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Body Talk

A recent survey found that nearly three-quarters of you are members of a professional coaching organisation. But for those of you who aren’t, confusion still reigns. Liz Hall brings clarity with an in-depth look at what’s on offer.

Professional bodies aren’t everyone’s cup of tea but as coaching buyers begin to ask more questions about accreditation, standards and ethics, more coaches are signing up. And they are discovering the real benefits to be had.

A recent cartoon by our resident humorist Kipper struck a nerve with many of you, highlighting the confusion that still reigns over who does what. How do you decide what body to join? Which are relevant to you? What do they offer?

Some 74 per cent of respondents to Meyler Campbell’s survey of coaches (see news, page 12) are members of a professional coaching body, up on last year’s 65 per cent. There was no clear leader last year either, but in 2009 the Association for Coaching (AC) pulled ahead by a long shot (59 per cent), followed by the International Coach Federation (ICF; 29 per cent), as shown in Table 1.

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News: ‘Sloppy work’ is biggest timewaster

Half of UK employees feel their employer doesn’t help them develop good team working skills, suggests a survey of 2,000 people by training consultancy Cedar. Employees understand their own work contributes to team targets, but one-fifth have never attended a meeting in which team performance was discussed. Four in ten have a manager “who does […]

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News: Professor Passmore wins the 2012 SGCP Research Award

Jonathan Passmore has won an accolade for his ground-breaking research into the psychology of coaching within driver learning. Professor Passmore won the 2012 British Psychological Society’s Special Group in Coaching Psychology (SGCP) Research Award for a distinguished research project. The award was given for his research into the psychology of coaching as a learning methodology […]

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Viewpoint; Help or harm?

by Sarah Dale

Does coaching work? Should we use hard evidence or our own judgment to tell us if it’s good? Or is client feedback enough?

As an occupational psychologist who coaches, I was pleased to attend discussions about the evidence for coaching effectiveness at the Division of Occupational Psychology conference, specifically in sessions led by Professor Rob Briner. Evidence-based practice was also the theme of the Special Group in Coaching Psychology’s annual conference in December 2012.

The arguments echo a wider debate, often associated with Ben Goldacre, author of Bad Science, which challenges how we decide what works. They raise important questions about what constitutes good evidence. Ignoring these could put us in the same well-meaning boat as 17th century doctors wedded to their useless (or positively harmful) blood-letting practices. However, few of us work with cast-iron evidence for everything we do. Doctors, lawyers, teachers, parents – and psychologists – all rely on their own judgment at times. As a practitioner, the debate leaves me questioning what I should be doing. I get positive feedback from my coaching.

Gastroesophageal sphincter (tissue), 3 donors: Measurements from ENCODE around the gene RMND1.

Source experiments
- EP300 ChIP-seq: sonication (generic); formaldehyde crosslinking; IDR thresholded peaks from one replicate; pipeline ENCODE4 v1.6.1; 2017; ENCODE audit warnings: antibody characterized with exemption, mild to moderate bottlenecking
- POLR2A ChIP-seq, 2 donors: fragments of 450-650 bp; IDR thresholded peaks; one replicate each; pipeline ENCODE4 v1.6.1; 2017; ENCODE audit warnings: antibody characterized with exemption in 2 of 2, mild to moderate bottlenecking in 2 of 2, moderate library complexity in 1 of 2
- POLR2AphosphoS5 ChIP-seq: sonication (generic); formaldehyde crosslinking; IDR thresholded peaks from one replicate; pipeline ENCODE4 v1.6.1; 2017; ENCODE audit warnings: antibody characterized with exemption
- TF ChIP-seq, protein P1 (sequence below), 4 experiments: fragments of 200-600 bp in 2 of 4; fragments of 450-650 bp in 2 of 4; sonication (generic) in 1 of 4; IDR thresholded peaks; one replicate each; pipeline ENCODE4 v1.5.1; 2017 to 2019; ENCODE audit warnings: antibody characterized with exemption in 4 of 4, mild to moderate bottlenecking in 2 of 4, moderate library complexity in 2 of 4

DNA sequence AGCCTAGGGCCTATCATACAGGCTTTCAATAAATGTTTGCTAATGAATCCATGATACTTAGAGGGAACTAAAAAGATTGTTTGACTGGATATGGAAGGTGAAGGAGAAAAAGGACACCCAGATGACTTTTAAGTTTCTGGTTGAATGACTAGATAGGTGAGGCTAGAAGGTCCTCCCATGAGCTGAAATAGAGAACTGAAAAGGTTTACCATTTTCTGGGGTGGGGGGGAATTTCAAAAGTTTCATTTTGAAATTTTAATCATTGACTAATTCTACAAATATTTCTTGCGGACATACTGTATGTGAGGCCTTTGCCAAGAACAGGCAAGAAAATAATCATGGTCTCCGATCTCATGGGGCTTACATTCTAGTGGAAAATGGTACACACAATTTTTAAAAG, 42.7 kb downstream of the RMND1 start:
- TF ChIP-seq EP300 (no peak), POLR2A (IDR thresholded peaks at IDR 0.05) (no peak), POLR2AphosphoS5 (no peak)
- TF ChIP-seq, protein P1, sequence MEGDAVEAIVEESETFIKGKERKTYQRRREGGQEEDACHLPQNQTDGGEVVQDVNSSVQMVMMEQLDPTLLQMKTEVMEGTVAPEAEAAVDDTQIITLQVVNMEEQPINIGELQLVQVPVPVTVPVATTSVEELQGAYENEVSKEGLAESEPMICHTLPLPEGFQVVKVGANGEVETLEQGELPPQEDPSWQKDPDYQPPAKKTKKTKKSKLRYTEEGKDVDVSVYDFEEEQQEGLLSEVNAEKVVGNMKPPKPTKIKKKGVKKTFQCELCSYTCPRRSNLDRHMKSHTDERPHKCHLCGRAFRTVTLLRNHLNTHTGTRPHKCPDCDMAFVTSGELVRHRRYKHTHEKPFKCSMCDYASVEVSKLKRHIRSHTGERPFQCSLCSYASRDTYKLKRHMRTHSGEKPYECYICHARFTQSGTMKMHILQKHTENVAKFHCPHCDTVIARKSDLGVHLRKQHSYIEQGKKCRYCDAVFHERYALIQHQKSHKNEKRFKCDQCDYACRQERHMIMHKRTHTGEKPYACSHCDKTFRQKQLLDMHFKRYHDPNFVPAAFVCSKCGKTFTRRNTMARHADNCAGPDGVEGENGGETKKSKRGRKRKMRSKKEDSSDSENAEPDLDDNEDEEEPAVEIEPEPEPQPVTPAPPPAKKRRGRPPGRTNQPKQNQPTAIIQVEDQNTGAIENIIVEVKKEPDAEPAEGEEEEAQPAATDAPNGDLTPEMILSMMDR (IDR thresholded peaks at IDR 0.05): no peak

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TroubleShooter: The path less stressed

A corporate high flier finds herself at a careers crossroads. How can this executive choose a path that maintains a positive career, while balancing work commitments with personal ones? Andrea has been employed by a leading global bank for nearly 20 years. She is considered a high flier and is a member of the company’s […]

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Rising Tsars

Coaching in Russia is at a much younger stage of development than in the UK. It lacks focus and regulation, and is poorly understood. Yet, coaching is beginning to find its place in the Russian business psyche, reports Lena Smirnova Business coaching classes may not require students to swallow pills, don ear muffs and wriggle […]

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Bring back joy

Unprofessional, fluffy? The idea of mixing mindfulness with ‘hard’ business has faced a difficult press. But the tide is turning, including within coaching. Mindful coach, Liz Hall, shares the results of her Mindfulness in Coaching 2012 survey and other research. Meditation used to be seen by many as the preserve of hippies and ochre-robed monks, […]

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Leading Ladies?

Are women still sitting waiting to be asked to dance? Mairi Eastwood reports on research on how to help organisations get more women into the executive group Now that the proportion of women non-executives is moving upwards, attention is focusing, rightly, on the pipeline of senior women in the executive group. Most chief executives we […]

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The S factor

Spirituality has the potential to connect us all, to let us know what it means to be human, but how can we unbundle it from religious traditions? Katherine Long presents the Refraction model, and the dynamic dance at its core that could give us all a glimpse of an elusive Oneness In spite of an […]

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How to… set up and develop a successful coaching practice

By Gladeana McMahon and Antoinette Oglethorpe This second article in the series identifies the decisions you need to make about whether your coaching practice will be full- or part-time, as well as the all-important financial considerations Part two: Planning your coaching business 1 Your practice: full- or part-time? One of the first and most important […]

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